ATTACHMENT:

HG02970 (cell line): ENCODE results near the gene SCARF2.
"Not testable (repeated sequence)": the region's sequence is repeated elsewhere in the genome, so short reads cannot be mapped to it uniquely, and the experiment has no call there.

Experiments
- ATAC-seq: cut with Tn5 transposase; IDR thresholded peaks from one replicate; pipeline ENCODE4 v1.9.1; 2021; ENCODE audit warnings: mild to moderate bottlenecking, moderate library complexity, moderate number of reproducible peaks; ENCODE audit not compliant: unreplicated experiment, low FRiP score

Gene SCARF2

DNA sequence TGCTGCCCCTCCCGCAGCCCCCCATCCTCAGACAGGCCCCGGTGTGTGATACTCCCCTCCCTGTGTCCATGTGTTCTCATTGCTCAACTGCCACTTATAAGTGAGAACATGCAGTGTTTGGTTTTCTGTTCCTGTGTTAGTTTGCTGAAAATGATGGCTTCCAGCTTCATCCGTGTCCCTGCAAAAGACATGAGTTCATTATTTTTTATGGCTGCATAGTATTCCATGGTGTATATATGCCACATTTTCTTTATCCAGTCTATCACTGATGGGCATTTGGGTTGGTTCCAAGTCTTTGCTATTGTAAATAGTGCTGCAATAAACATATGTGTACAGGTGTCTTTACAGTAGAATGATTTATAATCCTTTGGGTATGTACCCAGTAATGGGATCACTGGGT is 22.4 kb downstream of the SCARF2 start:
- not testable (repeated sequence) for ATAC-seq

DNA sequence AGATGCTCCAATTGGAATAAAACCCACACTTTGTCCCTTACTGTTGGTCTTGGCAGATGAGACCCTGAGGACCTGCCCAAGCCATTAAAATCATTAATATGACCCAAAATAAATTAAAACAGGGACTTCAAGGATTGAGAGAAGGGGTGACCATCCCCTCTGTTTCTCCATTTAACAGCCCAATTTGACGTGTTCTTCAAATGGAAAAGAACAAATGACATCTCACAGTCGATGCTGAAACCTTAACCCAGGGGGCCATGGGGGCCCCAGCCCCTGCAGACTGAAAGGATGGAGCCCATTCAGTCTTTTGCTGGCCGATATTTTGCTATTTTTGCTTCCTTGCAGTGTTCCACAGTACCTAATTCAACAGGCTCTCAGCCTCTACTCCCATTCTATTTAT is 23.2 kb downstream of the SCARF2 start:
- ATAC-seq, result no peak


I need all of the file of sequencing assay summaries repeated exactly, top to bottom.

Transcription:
HG02970 (cell line): ENCODE results near the gene SCARF2.
"Not testable (repeated sequence)": the region's sequence is repeated elsewhere in the genome, so short reads cannot be mapped to it uniquely, and the experiment has no call there.

Experiments
- ATAC-seq: cut with Tn5 transposase; IDR thresholded peaks from one replicate; pipeline ENCODE4 v1.9.1; 2021; ENCODE audit warnings: mild to moderate bottlenecking, moderate library complexity, moderate number of reproducible peaks; ENCODE audit not compliant: unreplicated experiment, low FRiP score

Gene SCARF2

DNA sequence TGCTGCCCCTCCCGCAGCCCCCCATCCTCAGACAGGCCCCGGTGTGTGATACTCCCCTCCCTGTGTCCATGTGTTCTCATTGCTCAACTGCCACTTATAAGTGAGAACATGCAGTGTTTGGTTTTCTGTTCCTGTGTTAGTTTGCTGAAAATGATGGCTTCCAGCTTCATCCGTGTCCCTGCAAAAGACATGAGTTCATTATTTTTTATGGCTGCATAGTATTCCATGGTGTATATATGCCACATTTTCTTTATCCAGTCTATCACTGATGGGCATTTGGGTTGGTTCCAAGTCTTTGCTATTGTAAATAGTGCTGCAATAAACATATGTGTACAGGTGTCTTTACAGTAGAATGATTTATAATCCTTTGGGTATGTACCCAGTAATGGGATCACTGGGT is 22.4 kb downstream of the SCARF2 start:
- not testable (repeated sequence) for ATAC-seq

DNA sequence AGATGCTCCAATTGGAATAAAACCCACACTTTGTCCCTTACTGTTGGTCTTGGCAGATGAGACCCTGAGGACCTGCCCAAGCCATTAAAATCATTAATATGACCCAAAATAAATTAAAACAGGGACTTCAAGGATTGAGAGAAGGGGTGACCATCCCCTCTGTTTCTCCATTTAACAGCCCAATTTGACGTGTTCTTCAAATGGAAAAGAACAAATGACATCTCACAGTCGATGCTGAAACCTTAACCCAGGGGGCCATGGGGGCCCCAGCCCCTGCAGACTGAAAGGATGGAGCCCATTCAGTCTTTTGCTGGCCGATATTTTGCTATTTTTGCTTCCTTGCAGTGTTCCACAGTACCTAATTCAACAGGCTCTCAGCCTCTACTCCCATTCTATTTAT is 23.2 kb downstream of the SCARF2 start:
- ATAC-seq, result no peak